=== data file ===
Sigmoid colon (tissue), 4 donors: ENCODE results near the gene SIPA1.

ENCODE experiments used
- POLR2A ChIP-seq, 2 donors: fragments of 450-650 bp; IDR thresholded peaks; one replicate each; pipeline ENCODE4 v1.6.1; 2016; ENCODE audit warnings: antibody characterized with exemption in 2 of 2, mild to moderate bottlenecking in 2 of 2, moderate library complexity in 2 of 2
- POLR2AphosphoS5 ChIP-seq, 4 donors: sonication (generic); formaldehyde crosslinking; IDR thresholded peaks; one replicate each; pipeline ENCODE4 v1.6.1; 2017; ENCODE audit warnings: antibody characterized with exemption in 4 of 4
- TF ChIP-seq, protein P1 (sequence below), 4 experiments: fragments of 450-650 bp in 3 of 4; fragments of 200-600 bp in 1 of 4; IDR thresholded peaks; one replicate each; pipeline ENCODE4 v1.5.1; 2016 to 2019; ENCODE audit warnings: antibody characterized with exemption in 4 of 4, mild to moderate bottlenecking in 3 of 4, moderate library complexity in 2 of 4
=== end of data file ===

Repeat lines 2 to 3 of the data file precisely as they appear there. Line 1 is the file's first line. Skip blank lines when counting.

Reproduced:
ENCODE experiments used
- POLR2A ChIP-seq, 2 donors: fragments of 450-650 bp; IDR thresholded peaks; one replicate each; pipeline ENCODE4 v1.6.1; 2016; ENCODE audit warnings: antibody characterized with exemption in 2 of 2, mild to moderate bottlenecking in 2 of 2, moderate library complexity in 2 of 2